Oregon Suspects: Just Bumbling Holy Warriors?

The Los Angeles Times today covers the case of the Oregon suspects charged with providing material support to Al Qaeda--and concludes the Indictment "is more suggestive of bumbling, would-be holy warriors than of soldiers training for deadly missions."

"Money for their alleged scheme came from associates using real names and easily traceable wire transfers--with amounts typically just a few hundred dollars. They took target practice openly at a rural gravel pit, attracting the attention of a deputy sheriff."

"Authorities explain that they have adopted a deliberate strategy of preventive arrests--even if the evidence is imperfect--in the hopes of disrupting terrorist plans."

This is an approach that is of just concern to civil libertarians. Many believe that the recent wave of arrests is the product of a government determined to target Muslims for their unpopular political beliefs. Related to this topic, read the Washington Post editorial today, Defaming Islam.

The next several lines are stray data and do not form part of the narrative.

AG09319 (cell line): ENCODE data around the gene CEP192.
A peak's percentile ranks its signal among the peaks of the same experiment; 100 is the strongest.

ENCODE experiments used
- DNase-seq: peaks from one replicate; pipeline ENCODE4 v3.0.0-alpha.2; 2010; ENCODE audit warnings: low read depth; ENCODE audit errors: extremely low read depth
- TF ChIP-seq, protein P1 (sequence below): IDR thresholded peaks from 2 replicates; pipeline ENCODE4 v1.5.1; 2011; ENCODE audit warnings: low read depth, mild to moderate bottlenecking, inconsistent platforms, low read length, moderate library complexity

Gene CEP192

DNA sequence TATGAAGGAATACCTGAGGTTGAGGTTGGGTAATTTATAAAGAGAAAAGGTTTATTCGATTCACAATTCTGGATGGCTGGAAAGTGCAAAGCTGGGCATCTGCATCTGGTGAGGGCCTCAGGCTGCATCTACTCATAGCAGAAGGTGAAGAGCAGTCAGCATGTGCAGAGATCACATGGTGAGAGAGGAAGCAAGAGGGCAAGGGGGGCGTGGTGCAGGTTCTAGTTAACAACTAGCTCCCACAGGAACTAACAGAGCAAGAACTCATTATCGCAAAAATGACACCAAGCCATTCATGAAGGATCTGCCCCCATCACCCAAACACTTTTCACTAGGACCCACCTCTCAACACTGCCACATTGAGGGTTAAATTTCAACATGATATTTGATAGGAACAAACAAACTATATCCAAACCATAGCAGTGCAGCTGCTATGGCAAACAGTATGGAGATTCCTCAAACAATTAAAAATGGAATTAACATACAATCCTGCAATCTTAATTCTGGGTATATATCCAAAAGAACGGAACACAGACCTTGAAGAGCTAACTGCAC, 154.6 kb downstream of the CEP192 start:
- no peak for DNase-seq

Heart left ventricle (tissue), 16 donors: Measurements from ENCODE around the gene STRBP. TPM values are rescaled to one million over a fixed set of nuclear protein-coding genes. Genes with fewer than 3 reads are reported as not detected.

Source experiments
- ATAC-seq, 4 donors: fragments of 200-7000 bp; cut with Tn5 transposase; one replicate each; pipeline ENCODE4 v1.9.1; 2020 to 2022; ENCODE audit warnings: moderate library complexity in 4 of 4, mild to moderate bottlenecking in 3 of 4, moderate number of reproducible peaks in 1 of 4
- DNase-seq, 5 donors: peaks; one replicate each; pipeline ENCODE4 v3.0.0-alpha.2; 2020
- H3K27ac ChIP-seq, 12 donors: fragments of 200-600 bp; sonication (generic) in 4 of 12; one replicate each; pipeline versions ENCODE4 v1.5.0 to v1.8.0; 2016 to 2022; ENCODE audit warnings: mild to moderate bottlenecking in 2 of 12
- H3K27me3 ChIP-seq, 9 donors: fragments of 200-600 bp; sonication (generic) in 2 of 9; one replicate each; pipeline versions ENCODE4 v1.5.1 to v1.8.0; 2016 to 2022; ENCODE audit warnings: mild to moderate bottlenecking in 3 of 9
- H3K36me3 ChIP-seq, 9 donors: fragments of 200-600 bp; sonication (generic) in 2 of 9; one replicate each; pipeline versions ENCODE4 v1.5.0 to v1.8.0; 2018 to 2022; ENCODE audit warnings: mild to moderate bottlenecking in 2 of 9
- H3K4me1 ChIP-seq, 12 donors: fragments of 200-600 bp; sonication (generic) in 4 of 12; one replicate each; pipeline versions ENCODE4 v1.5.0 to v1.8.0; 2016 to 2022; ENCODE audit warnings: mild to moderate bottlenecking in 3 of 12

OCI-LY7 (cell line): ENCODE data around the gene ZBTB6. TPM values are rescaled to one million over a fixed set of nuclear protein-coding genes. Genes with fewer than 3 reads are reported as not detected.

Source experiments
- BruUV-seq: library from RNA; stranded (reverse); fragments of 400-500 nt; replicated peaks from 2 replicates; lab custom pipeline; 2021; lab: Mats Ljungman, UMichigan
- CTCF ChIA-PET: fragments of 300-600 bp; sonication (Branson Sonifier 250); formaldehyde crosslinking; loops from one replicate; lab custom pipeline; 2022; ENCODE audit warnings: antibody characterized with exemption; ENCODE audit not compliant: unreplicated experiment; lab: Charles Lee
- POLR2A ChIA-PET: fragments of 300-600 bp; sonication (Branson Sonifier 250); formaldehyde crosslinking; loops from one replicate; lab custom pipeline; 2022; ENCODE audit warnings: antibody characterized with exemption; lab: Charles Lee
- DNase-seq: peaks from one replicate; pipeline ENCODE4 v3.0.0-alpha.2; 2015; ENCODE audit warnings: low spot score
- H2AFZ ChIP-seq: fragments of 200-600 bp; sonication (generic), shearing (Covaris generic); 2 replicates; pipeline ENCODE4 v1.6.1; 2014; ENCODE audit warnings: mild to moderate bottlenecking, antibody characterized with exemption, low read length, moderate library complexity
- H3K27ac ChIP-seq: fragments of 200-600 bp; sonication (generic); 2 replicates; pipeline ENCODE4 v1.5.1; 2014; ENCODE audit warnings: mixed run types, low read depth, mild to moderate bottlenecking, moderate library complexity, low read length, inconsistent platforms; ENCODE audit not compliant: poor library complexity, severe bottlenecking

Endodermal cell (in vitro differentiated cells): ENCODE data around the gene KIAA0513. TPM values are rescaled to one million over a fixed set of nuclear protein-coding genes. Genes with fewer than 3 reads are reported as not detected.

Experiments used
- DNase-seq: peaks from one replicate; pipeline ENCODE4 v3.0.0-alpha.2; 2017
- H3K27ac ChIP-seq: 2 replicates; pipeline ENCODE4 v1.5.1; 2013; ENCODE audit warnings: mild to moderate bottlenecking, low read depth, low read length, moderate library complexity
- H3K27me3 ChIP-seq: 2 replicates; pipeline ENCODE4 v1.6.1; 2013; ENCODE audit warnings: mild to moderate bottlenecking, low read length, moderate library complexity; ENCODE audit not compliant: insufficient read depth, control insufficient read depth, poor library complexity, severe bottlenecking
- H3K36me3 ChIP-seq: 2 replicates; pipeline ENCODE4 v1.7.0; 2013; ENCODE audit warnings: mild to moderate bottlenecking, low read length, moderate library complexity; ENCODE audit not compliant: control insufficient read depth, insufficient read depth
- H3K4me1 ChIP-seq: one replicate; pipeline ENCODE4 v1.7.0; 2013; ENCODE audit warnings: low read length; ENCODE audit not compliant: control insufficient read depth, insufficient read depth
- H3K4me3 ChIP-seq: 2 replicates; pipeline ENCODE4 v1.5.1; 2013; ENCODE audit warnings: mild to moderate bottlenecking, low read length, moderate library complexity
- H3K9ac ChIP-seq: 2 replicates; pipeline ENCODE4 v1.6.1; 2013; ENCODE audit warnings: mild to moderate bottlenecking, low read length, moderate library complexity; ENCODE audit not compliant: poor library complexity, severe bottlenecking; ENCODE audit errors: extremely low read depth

"While everyone agrees that fighting terrorism must be a top priority at all levels, there is no evidence that any of these U.S. citizens was planning an attack," said Peter Schey, executive director of the Center for Human Rights and International Law in Los Angeles. "And one has to question the arrests of a handful of alleged sardines while the big fish are apparently swimming away."

It seems we are moving towards prosecuting beliefs and thoughts instead of actions. The criminal justice system is designed to punish crime, not to prevent it. Yes, we all want to prevent future attacks. But arresting people before they've committed an unlawful act, and in the abscence of concrete evidence they are attempting or conspiring to commit a crime is not the way to do it.

In the Portland case, there is no charge that the suspects planned to attack America--or that they knew any members of Al Qaeda. The suspects are five Americans and one naturalized citizen. The Times says it is not clear any of them ever made it into Afganistan, where the Government says their goal was to fight with Al Qaeda after September 11. Yet, as the Times points out, "that alleged desire--and the suspects' efforts to act on it--is at the core of the case against them."

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